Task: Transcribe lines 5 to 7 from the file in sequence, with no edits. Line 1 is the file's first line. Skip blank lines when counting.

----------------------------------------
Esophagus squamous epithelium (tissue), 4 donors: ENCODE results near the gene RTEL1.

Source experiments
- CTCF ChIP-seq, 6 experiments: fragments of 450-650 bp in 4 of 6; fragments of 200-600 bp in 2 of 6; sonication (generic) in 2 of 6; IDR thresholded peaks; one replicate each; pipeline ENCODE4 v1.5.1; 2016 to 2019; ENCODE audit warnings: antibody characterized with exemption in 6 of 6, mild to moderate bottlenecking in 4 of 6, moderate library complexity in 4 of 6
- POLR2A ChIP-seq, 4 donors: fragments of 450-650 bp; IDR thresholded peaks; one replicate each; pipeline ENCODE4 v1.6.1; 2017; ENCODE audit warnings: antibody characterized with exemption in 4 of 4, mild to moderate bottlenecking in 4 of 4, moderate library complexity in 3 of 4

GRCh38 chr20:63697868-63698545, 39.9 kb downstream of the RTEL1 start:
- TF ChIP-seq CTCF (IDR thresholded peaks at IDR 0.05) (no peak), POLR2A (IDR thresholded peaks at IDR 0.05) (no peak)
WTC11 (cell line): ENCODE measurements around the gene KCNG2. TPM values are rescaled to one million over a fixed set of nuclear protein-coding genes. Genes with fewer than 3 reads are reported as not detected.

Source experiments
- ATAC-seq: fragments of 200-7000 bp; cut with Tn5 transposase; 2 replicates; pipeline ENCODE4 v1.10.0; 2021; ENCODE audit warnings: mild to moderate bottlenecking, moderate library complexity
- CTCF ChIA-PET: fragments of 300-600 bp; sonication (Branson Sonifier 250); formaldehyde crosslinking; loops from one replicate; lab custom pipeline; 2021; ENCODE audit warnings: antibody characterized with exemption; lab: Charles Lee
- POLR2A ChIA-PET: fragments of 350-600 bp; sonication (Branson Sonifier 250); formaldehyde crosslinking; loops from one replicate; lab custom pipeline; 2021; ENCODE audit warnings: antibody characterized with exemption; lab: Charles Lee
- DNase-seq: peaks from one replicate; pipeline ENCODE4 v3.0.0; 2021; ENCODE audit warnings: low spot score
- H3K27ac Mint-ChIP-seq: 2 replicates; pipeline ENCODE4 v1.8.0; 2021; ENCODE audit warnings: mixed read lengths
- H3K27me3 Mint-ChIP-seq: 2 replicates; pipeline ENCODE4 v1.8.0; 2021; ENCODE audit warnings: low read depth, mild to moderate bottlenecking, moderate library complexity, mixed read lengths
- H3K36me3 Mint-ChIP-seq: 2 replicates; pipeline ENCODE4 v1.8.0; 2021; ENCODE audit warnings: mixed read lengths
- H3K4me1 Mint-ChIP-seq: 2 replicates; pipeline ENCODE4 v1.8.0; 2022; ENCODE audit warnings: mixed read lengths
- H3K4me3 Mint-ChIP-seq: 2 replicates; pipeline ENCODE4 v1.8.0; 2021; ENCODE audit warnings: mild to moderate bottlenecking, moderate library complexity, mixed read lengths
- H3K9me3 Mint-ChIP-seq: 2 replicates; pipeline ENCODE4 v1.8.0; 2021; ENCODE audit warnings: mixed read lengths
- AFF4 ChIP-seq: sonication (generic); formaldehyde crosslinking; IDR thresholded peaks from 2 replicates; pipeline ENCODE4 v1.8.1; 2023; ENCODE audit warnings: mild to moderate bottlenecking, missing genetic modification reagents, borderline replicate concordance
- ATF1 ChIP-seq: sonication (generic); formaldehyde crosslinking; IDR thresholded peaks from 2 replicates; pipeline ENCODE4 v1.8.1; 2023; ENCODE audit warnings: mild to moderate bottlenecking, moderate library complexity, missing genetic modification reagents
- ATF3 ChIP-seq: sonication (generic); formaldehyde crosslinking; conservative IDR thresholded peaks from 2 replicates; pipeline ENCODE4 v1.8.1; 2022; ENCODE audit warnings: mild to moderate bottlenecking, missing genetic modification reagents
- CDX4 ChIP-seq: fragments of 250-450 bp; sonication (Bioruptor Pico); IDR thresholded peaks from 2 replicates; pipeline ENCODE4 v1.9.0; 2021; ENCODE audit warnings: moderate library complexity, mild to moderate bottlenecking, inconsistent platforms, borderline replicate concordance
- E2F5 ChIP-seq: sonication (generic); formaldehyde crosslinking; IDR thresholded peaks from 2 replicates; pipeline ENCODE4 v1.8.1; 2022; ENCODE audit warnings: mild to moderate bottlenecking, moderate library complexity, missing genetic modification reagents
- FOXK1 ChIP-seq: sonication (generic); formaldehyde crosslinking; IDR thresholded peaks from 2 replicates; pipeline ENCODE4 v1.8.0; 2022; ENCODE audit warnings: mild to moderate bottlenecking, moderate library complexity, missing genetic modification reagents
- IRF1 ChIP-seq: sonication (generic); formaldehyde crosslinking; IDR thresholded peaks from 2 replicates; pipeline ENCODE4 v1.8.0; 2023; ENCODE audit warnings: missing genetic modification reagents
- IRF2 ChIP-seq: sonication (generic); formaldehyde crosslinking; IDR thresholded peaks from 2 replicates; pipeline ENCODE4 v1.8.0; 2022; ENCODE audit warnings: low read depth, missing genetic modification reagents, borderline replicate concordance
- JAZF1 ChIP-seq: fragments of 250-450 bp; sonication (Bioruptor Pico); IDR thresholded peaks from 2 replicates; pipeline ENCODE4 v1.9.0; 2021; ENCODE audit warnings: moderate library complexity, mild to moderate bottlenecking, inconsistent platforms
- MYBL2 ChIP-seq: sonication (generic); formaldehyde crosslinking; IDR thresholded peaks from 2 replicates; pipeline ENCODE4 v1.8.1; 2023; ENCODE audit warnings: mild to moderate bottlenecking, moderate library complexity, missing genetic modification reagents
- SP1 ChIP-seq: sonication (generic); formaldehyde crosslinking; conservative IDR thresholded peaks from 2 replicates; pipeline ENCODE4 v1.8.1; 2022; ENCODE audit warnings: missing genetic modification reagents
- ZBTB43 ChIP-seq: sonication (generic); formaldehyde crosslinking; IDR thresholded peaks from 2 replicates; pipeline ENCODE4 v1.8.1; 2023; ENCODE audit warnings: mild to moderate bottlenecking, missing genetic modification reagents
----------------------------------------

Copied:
GRCh38 chr20:63697868-63698545, 39.9 kb downstream of the RTEL1 start:
- TF ChIP-seq CTCF (IDR thresholded peaks at IDR 0.05) (no peak), POLR2A (IDR thresholded peaks at IDR 0.05) (no peak)
WTC11 (cell line): ENCODE measurements around the gene KCNG2. TPM values are rescaled to one million over a fixed set of nuclear protein-coding genes. Genes with fewer than 3 reads are reported as not detected.